|Toba, Mie, Japan
|24,981 m2 (268,890 sq ft)
|No. of animals
|No. of species
|Total volume of tanks
|6,000,000 litres (1,585,000 US gal)
Toba Aquarium (鳥羽水族館, Toba-suizokukan) is a public aquarium, which is located in Toba, Mie, Japan. The aquarium houses 12 zones which reproduce natural environments, housing some 25,000 individuals representing 1,200 species.
The guests are free to tour the aquarium's grounds in any manner they please, as there is no fixed route. The total length of the aisle is about 1.5 kilometers. In 2015, the total number of visitors exceeded 60 million.The aquarium is characterized by the fact that 80% of the visitors are adults, and is described as a "quality aquarium.
Toba Aquarium opened May 1955. It was founded by Haruaki Nakamura(中村幸昭), now the honorary president. It has received more than 50 million visitors, making it one of the most visited locations in Japan.
The opening of the aquarium was triggered by the fact that tourists visiting Mikimoto Pearl Island saw the fish tank of Marukou Suisan (a marine products wholesaler that handles high-end fish) on the opposite shore when they crossed to the island by boat, and came to visit on their way home.
The plan to open an aquarium was proposed in response to this, and since it was the same year that Toba was incorporated as a city under the slogan "Marine Tourism City," and the first mayor, Kokichi Nakamura, and the president of Marukou Suisan were close friends, the plan proceeded smoothly, and on May 15, 1955, Marukou Shoten opened the 26th aquarium in Japan The admission fee at the time was 20 yen.
The admission fee at the time was 20 yen (half price for children), and there were five full-time employees, but employees of Maruko-Suisan were also dispatched to operate the aquarium.
The first aquarium was a "handmade aquarium" with a 200 tsubo pond divided into four sections and stocked with penguins, sea lions, sea bream, yellowtail, and yellowtail, etc. The aquarium was marketed as having a guide.
In 1956, the aquarium became the Toba Aquarium Corporation, and on January 31, 1958, it was designated as a private museum under the Museum Law.
The aquarium was originally located west of its current site, but when it became too cramped, the current site, the former Toba factory of Shinko Denki, was acquired and the first phase of construction was completed on July 2, 1990, and the aquarium was relocated to its current location. On April 1, 1996, the official website was launched and online shopping began.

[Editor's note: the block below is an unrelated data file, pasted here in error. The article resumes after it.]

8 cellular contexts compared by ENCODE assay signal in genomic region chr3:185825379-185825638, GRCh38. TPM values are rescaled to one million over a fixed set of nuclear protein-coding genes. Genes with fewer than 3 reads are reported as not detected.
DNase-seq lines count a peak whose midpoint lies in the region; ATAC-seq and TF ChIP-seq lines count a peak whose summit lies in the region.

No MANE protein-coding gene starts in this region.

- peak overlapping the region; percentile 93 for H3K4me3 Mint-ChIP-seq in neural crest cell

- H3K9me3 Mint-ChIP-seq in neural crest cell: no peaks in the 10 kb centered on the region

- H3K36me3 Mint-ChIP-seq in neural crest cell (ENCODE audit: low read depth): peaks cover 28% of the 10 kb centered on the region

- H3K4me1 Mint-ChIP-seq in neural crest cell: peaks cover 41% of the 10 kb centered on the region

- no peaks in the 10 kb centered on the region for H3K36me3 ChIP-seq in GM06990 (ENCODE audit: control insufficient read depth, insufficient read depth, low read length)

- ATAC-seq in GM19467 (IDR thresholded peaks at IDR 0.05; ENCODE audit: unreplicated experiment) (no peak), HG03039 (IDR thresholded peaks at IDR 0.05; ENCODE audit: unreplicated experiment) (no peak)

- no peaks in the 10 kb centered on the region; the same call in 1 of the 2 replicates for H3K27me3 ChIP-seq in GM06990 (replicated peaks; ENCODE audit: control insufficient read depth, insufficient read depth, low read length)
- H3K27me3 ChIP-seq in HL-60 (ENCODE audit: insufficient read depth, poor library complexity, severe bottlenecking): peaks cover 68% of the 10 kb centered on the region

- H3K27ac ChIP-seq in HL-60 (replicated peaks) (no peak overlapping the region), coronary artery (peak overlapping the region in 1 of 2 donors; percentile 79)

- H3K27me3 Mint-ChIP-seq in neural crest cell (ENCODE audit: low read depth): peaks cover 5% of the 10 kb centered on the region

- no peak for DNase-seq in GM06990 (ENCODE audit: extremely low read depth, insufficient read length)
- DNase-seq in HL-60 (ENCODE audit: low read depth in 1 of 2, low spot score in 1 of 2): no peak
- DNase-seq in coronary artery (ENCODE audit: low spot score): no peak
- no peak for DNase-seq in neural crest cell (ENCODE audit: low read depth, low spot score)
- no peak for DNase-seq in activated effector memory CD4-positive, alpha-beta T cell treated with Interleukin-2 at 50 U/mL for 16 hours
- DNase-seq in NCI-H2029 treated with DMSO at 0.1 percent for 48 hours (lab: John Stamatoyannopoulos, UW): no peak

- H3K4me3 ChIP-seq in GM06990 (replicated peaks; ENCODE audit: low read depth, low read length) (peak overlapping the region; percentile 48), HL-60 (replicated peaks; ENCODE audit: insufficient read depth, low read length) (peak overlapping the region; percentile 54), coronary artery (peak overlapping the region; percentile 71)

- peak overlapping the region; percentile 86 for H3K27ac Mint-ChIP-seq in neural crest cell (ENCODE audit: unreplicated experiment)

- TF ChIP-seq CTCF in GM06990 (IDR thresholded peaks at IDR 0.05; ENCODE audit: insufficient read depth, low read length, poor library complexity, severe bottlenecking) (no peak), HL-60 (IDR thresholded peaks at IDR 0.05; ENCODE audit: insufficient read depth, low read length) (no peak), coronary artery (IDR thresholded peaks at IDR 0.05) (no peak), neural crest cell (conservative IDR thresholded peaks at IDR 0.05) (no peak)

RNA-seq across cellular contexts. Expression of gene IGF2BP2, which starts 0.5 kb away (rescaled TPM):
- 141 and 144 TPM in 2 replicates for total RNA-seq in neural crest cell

On August 3, 2009, the number of visitors reached 55 million, a first in Japan. On March 8, 2010, the museum's 55th anniversary, the number of visitors reached 5,555,555, and on April 2, 2015, its 60th anniversary, the number reached 60 million.
The founder and former director, Yoshiaki Nakamura (the fourth eldest son of Marukou Fisheries), is currently the honorary director of the museum. Nakamura was told by Keizo Shibusawa, "Develop the aquarium into a good aquarium, and when profits increase, return the profits to academic research and social education," and he took these words to heart and realized them as described above.
The aquarium was temporarily closed from March 2 to March 20, 2020 due to a new type of coronavirus. (This was the second time the museum was closed since Isewan Typhoon (1959).) Then, due to the declaration of a state of emergency, the museum was temporarily closed again from April 10 to May 17, 2020. It resumed normal operations on the following day, May 18.
Toba Aquarium is also known as the best research facility in Japan.
The aquarium hosts scholarly investigations as an adult education institution in conjunction with the Ministry of Education, Culture, Sports, Science and Technology officially specifying the Toba Aquarium as a museum. Toba Aquarium also emphasizes protection and breeding of rare marine creatures which are in danger of extinction. Notable breeding events include the birth of a finless porpoise, a birth of the second generation sea otter for the first time in Japan. The facility has a laboratory where specimens are compiled and open to the public. dugongs are bred in only three places in the world, and Toba Aquarium is one of them.